As print publications decline in favor of e-books and digital delivery methods, a new market for interactive children’s books has developed. Growing up, I played with Disney storybooks enhanced with sound effect buttons, much like this one:
I loved these books, which prompted me at certain points in the story to press the “seagull sound” button or play a musical excerpt from the movie. It always made me feel like I was part of the story.
Now, publishers are recognizing the advantage of interactivity in a new digital format: popular children’s books are essentially converted into an app format, and enriched with new interactive details. Young readers can make things happen on their tablet screen, bringing the book to life at the touch of a finger. While such reading exercises can in fact help a child’s mental development, parents are sometimes leery of such apps. Sure, it quiets their kid down and grows their skill set at the same time, but these apps can come with a hefty price tag. The article specifically points out “Green Eggs and Ham,” by Dr Seuss, which costs $8 in print format and $3.99 as an interactive mobile application.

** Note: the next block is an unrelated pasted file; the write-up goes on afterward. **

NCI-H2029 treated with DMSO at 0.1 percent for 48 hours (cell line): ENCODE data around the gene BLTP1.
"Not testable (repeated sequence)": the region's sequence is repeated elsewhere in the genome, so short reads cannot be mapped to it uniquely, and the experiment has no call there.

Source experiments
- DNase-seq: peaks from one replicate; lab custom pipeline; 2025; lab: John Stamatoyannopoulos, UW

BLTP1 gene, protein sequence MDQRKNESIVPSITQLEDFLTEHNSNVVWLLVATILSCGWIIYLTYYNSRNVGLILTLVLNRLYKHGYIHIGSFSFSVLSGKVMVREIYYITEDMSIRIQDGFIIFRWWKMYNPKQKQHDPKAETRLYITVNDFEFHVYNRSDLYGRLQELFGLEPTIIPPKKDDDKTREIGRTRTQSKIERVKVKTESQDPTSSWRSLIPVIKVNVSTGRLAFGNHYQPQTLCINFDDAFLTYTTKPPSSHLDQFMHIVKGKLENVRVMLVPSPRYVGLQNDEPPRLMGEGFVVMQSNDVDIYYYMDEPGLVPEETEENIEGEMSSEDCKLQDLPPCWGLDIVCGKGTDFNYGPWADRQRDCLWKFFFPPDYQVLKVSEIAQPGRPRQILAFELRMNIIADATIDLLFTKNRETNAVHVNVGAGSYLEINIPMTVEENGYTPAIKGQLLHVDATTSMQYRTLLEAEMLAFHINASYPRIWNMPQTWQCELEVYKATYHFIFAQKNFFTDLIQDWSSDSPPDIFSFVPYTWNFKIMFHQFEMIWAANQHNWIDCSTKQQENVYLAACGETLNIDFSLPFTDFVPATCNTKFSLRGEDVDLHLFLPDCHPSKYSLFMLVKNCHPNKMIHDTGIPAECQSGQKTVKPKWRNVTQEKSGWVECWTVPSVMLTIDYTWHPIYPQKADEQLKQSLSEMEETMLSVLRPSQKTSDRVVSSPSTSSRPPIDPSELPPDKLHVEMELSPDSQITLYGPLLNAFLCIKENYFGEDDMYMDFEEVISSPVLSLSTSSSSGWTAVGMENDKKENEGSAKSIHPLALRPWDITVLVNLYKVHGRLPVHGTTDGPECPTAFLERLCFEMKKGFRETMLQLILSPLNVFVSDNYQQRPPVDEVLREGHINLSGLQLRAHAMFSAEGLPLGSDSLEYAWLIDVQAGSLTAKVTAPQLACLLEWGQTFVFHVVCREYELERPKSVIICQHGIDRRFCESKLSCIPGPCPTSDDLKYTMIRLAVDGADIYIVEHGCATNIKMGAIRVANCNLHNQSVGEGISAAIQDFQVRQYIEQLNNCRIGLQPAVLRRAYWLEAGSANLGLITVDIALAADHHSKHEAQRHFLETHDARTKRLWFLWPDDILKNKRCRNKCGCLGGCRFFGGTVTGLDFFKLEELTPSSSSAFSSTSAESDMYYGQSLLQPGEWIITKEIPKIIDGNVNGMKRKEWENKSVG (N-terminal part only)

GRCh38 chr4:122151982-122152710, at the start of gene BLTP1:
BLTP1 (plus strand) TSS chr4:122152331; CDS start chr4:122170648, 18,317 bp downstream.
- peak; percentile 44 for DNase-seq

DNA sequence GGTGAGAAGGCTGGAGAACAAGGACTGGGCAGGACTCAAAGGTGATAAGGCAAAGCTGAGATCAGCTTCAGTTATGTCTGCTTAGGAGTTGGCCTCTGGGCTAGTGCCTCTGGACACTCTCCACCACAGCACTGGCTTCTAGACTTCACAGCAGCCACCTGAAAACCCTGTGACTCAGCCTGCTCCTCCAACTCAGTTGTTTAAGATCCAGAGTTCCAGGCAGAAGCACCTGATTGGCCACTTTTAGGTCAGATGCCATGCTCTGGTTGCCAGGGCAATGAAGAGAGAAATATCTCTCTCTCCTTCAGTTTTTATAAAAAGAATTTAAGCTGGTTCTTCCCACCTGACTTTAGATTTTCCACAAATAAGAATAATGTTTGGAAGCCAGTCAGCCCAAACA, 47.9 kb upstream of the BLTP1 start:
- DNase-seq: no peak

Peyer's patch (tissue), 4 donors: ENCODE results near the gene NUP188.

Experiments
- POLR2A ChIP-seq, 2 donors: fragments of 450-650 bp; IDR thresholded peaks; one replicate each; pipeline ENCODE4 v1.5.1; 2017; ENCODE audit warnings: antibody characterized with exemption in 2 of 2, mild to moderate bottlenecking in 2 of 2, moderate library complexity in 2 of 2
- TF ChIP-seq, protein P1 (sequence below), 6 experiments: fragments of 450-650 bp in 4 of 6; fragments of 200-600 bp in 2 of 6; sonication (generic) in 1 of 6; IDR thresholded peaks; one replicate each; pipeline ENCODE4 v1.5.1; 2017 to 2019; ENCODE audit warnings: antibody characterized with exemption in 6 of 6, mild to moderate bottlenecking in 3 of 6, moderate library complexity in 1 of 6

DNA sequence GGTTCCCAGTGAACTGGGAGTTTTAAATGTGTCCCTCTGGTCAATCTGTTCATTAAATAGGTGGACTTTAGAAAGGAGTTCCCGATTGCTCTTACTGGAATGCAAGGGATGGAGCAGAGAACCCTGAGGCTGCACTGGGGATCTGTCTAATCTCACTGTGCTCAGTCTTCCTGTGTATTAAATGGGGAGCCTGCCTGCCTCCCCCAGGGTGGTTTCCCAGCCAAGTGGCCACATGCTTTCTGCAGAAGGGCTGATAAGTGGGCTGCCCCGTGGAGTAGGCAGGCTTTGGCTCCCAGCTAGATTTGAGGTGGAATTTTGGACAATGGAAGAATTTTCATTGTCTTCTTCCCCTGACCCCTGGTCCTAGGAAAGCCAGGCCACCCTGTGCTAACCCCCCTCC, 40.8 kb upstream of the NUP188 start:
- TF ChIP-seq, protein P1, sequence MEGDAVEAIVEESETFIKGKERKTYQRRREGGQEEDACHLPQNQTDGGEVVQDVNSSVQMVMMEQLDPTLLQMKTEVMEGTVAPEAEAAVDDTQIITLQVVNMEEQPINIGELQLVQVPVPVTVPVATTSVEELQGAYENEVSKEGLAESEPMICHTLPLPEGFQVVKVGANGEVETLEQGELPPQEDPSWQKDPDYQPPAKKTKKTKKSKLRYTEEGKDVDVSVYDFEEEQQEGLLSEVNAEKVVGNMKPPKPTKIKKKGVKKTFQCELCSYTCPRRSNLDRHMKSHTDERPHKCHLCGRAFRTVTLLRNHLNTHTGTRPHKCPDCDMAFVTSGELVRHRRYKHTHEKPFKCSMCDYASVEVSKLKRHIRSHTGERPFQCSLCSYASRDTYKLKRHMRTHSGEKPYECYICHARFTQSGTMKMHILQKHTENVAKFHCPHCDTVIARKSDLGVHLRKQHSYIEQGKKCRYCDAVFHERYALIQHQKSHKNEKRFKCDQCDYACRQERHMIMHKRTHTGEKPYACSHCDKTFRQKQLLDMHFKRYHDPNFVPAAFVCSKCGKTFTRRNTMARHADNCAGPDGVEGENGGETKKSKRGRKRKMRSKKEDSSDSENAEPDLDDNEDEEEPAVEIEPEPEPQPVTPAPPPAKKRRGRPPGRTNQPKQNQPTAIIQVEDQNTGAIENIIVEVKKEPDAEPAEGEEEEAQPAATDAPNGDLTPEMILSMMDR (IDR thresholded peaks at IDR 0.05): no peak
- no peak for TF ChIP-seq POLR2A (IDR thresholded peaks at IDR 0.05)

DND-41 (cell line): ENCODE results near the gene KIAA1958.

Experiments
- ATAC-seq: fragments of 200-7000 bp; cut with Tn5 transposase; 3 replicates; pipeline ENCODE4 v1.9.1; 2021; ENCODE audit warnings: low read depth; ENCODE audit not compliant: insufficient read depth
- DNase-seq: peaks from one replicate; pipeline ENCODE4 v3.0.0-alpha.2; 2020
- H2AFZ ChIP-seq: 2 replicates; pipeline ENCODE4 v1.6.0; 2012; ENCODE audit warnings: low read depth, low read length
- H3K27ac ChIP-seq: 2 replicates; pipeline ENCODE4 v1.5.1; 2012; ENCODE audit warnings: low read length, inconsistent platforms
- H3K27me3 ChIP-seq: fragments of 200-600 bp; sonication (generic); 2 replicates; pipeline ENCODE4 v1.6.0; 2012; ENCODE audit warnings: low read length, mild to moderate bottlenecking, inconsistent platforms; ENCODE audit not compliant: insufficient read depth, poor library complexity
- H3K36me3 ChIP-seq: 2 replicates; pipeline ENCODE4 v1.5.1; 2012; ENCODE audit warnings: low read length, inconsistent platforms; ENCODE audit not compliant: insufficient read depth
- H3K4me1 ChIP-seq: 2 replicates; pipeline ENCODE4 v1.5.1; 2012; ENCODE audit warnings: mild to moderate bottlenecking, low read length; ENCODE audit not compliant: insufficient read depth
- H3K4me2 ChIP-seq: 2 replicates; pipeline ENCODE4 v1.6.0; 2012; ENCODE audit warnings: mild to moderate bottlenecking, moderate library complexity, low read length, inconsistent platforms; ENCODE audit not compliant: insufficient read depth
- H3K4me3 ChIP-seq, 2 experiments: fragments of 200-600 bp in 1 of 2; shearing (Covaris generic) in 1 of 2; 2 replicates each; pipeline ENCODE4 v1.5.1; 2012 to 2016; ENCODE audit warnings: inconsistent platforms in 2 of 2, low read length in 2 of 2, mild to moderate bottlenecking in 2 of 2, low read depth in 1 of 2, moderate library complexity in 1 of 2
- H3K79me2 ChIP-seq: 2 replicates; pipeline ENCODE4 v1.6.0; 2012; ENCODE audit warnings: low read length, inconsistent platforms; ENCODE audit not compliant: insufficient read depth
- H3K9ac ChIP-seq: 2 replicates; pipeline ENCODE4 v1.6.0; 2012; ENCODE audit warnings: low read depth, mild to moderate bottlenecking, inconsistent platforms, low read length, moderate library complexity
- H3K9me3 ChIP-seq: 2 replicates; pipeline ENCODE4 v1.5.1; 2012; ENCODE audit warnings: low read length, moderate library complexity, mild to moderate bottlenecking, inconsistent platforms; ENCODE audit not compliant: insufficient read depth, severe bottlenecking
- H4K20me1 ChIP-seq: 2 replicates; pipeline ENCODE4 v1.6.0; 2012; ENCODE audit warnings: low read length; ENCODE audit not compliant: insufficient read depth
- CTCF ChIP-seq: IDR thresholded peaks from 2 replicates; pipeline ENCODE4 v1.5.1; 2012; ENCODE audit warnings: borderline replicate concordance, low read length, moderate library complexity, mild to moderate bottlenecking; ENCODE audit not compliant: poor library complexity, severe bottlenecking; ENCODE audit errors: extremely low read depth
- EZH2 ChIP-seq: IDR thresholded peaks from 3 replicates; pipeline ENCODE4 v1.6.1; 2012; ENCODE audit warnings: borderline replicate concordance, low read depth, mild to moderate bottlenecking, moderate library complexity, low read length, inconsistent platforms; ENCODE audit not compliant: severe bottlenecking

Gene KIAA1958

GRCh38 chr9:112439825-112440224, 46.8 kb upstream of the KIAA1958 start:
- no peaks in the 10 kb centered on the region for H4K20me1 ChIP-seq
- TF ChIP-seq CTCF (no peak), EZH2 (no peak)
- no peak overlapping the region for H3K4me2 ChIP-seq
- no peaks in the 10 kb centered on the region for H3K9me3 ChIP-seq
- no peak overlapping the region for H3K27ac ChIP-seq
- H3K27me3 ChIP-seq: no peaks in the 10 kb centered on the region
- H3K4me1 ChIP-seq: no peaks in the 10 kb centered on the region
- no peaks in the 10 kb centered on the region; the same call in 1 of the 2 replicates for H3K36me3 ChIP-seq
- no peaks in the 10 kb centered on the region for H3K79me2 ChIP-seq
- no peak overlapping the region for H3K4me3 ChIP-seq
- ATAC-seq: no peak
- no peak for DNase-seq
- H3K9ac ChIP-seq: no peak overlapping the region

These apps, while they may seem plentiful, are much less common than traditional print books or e-books. Developers, having seen the low profits generally garnered from an expensive-to-develop book application, aren’t interested in taking a risk. There are a few companies that are willing to give it a shot, thereby giving young readers even more learning options.